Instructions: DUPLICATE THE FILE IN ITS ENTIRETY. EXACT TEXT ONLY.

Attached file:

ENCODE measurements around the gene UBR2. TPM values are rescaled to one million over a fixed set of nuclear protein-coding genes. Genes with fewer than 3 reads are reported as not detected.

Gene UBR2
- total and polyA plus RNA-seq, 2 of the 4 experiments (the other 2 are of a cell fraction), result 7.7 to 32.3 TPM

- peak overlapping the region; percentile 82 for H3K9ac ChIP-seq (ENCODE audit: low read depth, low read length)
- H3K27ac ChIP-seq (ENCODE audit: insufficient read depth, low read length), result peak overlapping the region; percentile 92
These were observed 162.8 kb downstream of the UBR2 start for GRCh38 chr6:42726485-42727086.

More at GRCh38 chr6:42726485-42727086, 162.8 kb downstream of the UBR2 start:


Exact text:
ENCODE measurements around the gene UBR2. TPM values are rescaled to one million over a fixed set of nuclear protein-coding genes. Genes with fewer than 3 reads are reported as not detected.

Gene UBR2
- total and polyA plus RNA-seq, 2 of the 4 experiments (the other 2 are of a cell fraction), result 7.7 to 32.3 TPM

- peak overlapping the region; percentile 82 for H3K9ac ChIP-seq (ENCODE audit: low read depth, low read length)
- H3K27ac ChIP-seq (ENCODE audit: insufficient read depth, low read length), result peak overlapping the region; percentile 92
These were observed 162.8 kb downstream of the UBR2 start for GRCh38 chr6:42726485-42727086.

More at GRCh38 chr6:42726485-42727086, 162.8 kb downstream of the UBR2 start: